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Posted by doltmo, Nov 27, 2009 at 8:41 am
DC33 wrote
1st one still unanswered

Judging from the picture's file name "QuickSilver exhaust McLaren F1.jpg", I'd venture to guess it's a McLaren F1. But it's just a guess.
Posted by doltmo, Nov 26, 2009 at 7:47 am
Lemme guess.....

The third one is on a floor.
Posted by doltmo, Nov 9, 2009 at 3:07 pm
A better version of the same video....

Posted by doltmo, Oct 27, 2009 at 11:43 am
Thanks, guys. I'm 56 (I think?).
Posted by doltmo, Oct 23, 2009 at 9:47 am
I think we all need to hit a TB on the way back from C&C tomorrow.
Posted by doltmo, Oct 15, 2009 at 9:19 am
DC33 wrote

How much is it without the full tank of gas?
Posted by doltmo, Oct 15, 2009 at 8:55 am
andrew wrote
Thanks for the advice I'll stay away from the Stratus

While everyone seems to bad mouth these cars, I've had very good luck with the 1st generation Dodge Stratus/Chrysler Cirrus. My older son drove a '95 Cirrus for over 100K miles with very few issues. My younger son drove a '98 Stratus for 120K, then wrecked it. Absolutely no electrical or drive train issues - no leaks, no drips. We replaced it last year with another '98 with 70K miles and so far so good.
Posted by doltmo, Oct 5, 2009 at 3:23 am
Dan, you're going to need a bigger garage. The Diablo a CGT and now a CS?
Posted by doltmo, Aug 29, 2009 at 3:45 pm
Are those brass?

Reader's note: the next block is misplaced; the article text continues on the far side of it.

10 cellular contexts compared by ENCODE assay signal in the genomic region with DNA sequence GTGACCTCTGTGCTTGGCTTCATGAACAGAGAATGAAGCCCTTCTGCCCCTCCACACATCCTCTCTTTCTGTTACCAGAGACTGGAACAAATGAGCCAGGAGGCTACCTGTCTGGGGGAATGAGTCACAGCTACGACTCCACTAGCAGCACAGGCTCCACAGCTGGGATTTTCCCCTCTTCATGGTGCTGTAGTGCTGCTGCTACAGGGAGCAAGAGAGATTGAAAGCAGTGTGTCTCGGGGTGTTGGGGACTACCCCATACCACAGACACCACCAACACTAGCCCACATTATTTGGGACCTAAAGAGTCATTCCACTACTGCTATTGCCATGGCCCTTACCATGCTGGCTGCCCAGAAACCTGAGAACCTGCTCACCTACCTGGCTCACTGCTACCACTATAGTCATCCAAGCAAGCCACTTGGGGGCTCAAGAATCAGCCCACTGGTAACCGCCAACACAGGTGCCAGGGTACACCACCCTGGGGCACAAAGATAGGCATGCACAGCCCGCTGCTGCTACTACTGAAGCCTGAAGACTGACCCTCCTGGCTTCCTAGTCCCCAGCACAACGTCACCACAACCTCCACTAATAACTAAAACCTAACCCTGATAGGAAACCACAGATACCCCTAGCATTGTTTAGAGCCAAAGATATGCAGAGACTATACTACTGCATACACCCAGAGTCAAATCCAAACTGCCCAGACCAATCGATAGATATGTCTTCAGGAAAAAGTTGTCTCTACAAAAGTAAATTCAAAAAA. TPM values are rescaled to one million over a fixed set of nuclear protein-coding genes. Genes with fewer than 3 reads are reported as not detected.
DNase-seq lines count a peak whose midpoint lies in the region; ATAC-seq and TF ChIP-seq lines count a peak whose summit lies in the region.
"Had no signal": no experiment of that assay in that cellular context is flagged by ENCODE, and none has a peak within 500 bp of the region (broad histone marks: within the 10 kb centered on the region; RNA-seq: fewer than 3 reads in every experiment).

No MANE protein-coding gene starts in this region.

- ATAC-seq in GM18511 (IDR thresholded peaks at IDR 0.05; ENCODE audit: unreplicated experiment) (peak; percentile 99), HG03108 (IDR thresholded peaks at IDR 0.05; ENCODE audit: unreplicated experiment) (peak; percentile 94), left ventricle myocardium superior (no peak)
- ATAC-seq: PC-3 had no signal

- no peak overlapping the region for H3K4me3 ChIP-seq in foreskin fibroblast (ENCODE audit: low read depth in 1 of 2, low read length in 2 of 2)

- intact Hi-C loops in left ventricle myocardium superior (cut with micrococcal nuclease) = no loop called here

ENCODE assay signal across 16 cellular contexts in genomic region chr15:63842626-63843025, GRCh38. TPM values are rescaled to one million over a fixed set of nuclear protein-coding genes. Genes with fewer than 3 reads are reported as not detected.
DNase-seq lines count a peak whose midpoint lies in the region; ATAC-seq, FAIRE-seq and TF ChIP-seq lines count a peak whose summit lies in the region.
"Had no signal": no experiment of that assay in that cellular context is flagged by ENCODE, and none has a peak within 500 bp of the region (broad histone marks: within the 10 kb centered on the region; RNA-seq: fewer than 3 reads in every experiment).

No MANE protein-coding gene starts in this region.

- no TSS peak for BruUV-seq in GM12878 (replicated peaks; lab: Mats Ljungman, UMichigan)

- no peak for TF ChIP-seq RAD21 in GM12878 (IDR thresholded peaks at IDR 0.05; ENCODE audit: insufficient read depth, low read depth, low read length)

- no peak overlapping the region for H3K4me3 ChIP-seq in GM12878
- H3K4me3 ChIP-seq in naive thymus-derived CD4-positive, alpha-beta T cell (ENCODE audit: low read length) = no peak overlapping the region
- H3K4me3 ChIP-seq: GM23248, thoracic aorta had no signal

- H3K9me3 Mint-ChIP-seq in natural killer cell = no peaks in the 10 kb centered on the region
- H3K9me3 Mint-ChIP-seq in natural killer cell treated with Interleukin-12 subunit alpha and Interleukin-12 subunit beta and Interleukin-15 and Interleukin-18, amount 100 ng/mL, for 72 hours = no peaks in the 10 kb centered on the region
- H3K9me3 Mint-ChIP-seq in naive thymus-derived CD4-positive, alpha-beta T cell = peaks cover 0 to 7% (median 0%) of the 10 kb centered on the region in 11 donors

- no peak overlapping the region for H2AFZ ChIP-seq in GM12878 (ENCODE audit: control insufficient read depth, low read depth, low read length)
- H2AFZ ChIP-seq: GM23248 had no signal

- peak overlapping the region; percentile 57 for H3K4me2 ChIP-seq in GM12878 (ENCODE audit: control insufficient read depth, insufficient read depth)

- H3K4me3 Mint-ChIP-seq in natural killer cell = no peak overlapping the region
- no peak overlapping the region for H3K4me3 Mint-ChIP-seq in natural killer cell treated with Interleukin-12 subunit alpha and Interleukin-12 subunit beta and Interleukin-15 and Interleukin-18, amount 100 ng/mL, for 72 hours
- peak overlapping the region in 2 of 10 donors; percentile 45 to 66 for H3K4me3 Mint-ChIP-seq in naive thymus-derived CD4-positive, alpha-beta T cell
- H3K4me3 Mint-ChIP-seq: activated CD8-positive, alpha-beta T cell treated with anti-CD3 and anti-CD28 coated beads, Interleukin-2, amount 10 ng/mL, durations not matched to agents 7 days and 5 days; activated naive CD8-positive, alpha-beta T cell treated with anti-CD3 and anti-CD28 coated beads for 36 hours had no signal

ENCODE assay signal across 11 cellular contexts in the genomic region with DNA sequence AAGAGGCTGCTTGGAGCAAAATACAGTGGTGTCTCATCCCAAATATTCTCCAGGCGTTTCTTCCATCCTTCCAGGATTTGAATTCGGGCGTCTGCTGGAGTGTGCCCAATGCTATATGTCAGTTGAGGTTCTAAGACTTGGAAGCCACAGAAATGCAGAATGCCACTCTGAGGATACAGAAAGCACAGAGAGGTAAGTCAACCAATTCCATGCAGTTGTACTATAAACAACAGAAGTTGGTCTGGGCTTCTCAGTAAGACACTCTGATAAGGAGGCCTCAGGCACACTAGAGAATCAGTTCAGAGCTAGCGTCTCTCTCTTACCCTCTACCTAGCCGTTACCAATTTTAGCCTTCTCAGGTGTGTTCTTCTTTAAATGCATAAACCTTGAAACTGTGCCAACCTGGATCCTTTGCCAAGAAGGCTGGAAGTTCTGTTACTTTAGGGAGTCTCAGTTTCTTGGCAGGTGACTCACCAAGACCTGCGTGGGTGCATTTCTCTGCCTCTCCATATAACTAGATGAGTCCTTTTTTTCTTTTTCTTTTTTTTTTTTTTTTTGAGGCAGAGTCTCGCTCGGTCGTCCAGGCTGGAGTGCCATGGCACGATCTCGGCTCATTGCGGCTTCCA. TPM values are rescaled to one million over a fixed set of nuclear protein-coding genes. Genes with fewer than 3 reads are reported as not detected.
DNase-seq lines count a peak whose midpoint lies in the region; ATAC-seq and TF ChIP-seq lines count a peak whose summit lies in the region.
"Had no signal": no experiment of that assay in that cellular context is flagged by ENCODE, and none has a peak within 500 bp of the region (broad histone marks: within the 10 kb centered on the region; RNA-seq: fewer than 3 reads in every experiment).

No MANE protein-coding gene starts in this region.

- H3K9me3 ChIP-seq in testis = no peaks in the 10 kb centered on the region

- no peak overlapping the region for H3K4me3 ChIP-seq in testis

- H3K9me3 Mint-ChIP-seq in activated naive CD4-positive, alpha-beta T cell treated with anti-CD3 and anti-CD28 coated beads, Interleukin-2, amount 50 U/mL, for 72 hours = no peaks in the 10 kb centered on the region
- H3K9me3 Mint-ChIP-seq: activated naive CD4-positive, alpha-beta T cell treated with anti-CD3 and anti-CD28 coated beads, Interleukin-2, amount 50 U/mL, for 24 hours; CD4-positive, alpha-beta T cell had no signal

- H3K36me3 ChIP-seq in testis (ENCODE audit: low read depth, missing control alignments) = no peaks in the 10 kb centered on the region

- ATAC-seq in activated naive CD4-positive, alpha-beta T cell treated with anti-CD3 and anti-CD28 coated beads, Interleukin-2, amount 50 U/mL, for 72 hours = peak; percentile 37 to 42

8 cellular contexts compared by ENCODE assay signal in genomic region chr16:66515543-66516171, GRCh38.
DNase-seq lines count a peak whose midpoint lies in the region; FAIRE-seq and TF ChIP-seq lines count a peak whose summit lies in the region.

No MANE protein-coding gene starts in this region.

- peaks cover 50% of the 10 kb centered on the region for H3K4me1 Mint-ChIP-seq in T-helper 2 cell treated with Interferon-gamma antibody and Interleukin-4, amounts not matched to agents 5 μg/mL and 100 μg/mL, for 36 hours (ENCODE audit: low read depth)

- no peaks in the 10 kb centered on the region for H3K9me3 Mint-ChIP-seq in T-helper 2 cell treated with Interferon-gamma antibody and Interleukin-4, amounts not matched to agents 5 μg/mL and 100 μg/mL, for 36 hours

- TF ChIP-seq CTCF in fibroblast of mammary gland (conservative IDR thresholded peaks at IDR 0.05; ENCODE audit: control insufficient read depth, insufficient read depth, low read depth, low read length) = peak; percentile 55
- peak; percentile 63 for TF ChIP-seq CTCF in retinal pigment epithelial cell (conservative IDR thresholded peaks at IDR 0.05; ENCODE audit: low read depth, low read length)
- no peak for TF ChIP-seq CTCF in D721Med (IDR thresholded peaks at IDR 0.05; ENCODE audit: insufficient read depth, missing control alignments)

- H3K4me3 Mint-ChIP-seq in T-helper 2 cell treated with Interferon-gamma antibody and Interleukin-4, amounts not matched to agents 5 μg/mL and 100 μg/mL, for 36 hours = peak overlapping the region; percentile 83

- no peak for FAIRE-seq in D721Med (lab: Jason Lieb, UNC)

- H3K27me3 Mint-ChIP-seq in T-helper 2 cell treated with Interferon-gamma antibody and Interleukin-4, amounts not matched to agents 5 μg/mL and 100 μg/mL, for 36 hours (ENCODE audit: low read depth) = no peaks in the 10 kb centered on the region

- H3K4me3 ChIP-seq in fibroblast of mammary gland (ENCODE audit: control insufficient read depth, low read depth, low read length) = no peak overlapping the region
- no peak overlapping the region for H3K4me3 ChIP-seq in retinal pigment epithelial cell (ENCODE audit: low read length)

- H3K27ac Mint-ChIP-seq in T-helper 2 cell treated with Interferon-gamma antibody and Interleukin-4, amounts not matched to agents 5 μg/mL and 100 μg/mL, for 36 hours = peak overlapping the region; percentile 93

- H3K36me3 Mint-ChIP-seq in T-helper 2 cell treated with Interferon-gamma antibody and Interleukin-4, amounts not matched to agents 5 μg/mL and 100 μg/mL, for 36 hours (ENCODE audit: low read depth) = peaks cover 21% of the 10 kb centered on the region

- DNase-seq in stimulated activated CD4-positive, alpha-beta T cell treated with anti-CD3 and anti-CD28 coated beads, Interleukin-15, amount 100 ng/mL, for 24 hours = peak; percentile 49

Posted by doltmo, Jul 2, 2009 at 3:47 am
There variations on the double clutch downshifts - the one shown on the video is the "heal 'n toe" double clutch downshift done while braking. This is the "real deal" but requires the most skill.

A step in the learning process is to do the double clutch downshift without braking. One foot on the clutch, the other on the gas. This is not useful on the track but can be use on the street (e.g. downshifting prior to passing another car on a 2-lane). But it gives you a way of getting the muscle memory established prior to moving on to the next step. You'd be surprised how quickly your left leg and foot get into the habit of doing the double clutch. It becomes second nature pretty quick.

The trick to the heal and toe is maintaining uniform pressure on the brake while rotating your foot to blip the throttle. The pedal set-up in the car is critical. If the pedals aren't in the correct position (fore and aft) it's difficult to do.